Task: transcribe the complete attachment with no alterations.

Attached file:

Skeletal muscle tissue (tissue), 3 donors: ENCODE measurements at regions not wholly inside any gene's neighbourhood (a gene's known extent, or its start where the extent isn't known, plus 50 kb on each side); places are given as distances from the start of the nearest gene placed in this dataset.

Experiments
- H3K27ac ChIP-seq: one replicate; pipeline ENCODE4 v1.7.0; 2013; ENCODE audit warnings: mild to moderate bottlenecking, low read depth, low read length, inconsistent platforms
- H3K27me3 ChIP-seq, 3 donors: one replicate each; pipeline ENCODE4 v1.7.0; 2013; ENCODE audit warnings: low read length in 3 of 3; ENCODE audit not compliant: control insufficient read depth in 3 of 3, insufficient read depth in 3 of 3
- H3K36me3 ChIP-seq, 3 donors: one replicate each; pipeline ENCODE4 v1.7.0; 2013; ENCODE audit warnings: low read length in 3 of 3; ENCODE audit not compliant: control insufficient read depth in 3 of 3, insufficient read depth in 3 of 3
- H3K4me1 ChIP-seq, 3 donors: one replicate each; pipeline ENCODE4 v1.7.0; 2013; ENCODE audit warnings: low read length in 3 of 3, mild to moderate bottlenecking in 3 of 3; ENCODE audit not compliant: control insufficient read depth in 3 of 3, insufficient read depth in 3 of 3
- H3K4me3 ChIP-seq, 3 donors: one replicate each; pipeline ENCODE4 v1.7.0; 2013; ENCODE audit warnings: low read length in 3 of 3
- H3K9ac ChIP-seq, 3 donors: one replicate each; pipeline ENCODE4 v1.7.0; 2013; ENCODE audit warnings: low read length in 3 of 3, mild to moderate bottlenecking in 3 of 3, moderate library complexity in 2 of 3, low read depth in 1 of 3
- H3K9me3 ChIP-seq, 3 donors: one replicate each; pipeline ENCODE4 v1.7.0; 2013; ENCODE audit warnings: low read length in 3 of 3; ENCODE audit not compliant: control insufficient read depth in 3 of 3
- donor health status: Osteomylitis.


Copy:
Skeletal muscle tissue (tissue), 3 donors: ENCODE measurements at regions not wholly inside any gene's neighbourhood (a gene's known extent, or its start where the extent isn't known, plus 50 kb on each side); places are given as distances from the start of the nearest gene placed in this dataset.

Experiments
- H3K27ac ChIP-seq: one replicate; pipeline ENCODE4 v1.7.0; 2013; ENCODE audit warnings: mild to moderate bottlenecking, low read depth, low read length, inconsistent platforms
- H3K27me3 ChIP-seq, 3 donors: one replicate each; pipeline ENCODE4 v1.7.0; 2013; ENCODE audit warnings: low read length in 3 of 3; ENCODE audit not compliant: control insufficient read depth in 3 of 3, insufficient read depth in 3 of 3
- H3K36me3 ChIP-seq, 3 donors: one replicate each; pipeline ENCODE4 v1.7.0; 2013; ENCODE audit warnings: low read length in 3 of 3; ENCODE audit not compliant: control insufficient read depth in 3 of 3, insufficient read depth in 3 of 3
- H3K4me1 ChIP-seq, 3 donors: one replicate each; pipeline ENCODE4 v1.7.0; 2013; ENCODE audit warnings: low read length in 3 of 3, mild to moderate bottlenecking in 3 of 3; ENCODE audit not compliant: control insufficient read depth in 3 of 3, insufficient read depth in 3 of 3
- H3K4me3 ChIP-seq, 3 donors: one replicate each; pipeline ENCODE4 v1.7.0; 2013; ENCODE audit warnings: low read length in 3 of 3
- H3K9ac ChIP-seq, 3 donors: one replicate each; pipeline ENCODE4 v1.7.0; 2013; ENCODE audit warnings: low read length in 3 of 3, mild to moderate bottlenecking in 3 of 3, moderate library complexity in 2 of 3, low read depth in 1 of 3
- H3K9me3 ChIP-seq, 3 donors: one replicate each; pipeline ENCODE4 v1.7.0; 2013; ENCODE audit warnings: low read length in 3 of 3; ENCODE audit not compliant: control insufficient read depth in 3 of 3
- donor health status: Osteomylitis.